Alan Greenspan, the sage, knighted by the Queen, once famously remarked that it’s very difficult to see a “bubble” until after the fact.
A “bubble”, in economics and market-talk, is when prices rise to irrational levels. And people keep buying. Eventually there is a “blow off top”, a final and dramatic thrust upward – which is always shocking in retrospect – the bubble bursts, prices collapse, and there is a return to the mean. Or something like that.
One of the most famous economic bubbles involved tulips in the 1600’s.
Economics as a discipline has endeavored in the 20th century to become more scientific, even mathematical. Nobel prizes in economics have been awarded to mathematicians. Yet at bottom it’s not a good fit. Economics is more properly described as a social science. Formulas work – until they don’t. “Bubbles” are perhaps the most significant economic phenomena, but mathematical models don’t predict them. And even the most knowledgeable people often can’t see them, even when they’re standing right in the middle of them.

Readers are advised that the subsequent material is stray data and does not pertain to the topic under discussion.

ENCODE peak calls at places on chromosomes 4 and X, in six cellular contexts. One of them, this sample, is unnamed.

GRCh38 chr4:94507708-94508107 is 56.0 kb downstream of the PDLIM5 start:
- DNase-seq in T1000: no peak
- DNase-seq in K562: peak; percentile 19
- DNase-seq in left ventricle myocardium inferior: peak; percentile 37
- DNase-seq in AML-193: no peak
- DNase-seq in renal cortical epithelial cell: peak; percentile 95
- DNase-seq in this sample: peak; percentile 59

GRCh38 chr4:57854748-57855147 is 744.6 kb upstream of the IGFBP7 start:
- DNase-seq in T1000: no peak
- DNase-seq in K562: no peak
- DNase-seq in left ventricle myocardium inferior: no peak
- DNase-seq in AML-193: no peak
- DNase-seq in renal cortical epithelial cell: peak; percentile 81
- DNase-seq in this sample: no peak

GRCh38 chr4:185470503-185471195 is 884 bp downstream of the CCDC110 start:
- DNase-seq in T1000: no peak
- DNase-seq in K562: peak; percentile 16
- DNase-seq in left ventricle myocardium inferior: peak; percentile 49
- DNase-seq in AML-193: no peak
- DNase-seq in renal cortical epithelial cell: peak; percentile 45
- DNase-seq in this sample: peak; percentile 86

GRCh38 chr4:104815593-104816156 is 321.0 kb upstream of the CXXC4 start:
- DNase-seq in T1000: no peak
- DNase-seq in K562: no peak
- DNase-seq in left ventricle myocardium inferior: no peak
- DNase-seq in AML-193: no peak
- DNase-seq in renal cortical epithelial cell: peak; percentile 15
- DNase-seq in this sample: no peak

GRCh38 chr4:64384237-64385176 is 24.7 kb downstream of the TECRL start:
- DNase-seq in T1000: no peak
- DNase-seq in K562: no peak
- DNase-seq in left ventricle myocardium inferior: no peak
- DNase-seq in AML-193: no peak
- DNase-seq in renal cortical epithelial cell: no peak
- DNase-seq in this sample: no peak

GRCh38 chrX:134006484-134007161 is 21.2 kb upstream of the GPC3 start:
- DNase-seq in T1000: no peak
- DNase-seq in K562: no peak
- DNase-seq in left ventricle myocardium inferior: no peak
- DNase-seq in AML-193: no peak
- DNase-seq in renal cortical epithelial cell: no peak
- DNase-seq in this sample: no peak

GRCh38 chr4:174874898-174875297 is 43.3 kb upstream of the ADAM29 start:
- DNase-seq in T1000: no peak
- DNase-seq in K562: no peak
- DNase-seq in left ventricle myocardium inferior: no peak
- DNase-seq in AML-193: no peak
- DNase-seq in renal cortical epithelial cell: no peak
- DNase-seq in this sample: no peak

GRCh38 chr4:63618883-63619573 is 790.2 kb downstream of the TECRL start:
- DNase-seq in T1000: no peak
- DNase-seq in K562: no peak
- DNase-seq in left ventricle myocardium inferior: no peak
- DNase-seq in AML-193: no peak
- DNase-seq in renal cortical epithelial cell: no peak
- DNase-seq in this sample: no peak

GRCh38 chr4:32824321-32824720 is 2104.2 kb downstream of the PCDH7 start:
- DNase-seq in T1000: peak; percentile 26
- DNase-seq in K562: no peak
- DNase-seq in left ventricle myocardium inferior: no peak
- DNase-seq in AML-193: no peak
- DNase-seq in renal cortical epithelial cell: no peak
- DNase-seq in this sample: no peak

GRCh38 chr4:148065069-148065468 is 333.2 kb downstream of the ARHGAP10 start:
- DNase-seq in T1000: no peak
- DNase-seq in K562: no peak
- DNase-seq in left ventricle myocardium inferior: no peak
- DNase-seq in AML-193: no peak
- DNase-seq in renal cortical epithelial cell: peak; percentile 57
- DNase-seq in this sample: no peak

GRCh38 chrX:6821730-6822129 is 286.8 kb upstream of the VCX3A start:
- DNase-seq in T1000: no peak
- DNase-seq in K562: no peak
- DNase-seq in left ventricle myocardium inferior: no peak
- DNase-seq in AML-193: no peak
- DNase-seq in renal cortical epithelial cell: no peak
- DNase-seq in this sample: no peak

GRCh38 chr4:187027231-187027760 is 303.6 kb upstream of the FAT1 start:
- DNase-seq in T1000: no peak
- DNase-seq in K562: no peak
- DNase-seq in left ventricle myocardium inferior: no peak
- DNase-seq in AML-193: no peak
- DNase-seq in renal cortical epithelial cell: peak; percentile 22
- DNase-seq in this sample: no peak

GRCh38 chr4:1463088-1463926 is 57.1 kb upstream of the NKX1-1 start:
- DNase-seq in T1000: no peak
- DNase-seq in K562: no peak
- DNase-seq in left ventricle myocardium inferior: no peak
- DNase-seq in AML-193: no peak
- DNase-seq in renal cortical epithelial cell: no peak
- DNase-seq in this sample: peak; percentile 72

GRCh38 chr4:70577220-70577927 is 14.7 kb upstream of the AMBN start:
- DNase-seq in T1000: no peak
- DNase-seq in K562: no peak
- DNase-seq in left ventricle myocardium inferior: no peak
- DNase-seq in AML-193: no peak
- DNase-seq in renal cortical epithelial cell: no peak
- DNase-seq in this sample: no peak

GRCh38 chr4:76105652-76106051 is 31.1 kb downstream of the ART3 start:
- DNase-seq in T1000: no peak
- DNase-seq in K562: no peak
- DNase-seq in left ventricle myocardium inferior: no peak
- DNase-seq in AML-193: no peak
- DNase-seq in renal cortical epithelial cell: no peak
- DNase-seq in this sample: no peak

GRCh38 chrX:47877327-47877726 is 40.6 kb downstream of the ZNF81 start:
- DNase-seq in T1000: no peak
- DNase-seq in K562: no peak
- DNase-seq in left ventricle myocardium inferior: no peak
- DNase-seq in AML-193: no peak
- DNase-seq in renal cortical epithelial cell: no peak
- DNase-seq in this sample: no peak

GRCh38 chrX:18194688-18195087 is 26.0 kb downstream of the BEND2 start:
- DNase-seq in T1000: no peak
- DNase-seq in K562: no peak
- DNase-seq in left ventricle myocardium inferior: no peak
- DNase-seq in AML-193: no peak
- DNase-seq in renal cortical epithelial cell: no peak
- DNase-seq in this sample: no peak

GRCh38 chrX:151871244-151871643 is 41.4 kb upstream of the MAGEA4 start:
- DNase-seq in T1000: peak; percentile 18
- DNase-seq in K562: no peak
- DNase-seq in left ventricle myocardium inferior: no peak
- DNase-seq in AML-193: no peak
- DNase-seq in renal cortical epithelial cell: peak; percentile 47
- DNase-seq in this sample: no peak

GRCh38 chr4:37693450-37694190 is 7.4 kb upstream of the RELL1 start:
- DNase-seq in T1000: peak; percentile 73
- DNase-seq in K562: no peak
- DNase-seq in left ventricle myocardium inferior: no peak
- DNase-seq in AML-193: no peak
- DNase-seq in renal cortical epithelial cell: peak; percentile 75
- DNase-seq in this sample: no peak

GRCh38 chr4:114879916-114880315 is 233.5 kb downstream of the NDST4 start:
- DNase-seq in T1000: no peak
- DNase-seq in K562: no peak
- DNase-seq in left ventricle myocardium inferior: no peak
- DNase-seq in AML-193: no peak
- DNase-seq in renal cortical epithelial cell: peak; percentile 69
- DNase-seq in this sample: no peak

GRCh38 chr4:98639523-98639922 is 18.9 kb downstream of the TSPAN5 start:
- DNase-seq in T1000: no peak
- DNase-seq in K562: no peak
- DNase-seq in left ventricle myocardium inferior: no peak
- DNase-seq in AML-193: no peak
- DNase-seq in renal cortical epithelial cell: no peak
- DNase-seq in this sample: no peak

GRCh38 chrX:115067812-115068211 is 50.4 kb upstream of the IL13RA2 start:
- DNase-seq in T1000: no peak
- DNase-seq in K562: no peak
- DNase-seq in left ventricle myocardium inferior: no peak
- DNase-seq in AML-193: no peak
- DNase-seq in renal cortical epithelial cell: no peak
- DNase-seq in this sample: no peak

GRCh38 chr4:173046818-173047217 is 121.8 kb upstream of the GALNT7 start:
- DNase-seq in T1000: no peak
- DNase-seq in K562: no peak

Bubbles are something of a paradox. It is precisely when the price has gone sky high, when it has reached an unimaginable zenith – usually, a measure of strength and power – that its fundamental weakness suddenly appears and it is destroyed by its own excess.
This is not confined to economic phenomena: in Holland in the 1600’s you had tulips; in 21st century Texas you have Sharon Keller as the Chief Judge of the Court of Criminal Appeals.
Sharon Keller sits at the top of a different kind of bubble, a nationwide bubble in “tough on crime” politics that has been like a slow motion frenzy of criminal prosecutions, convictions and incarcerations. It’s been going on in earnest for almost 30 years.
Sooner or later – one hopes sooner – a sharp object will come along and pop this bubble, too. Something that can’t go on, won’t.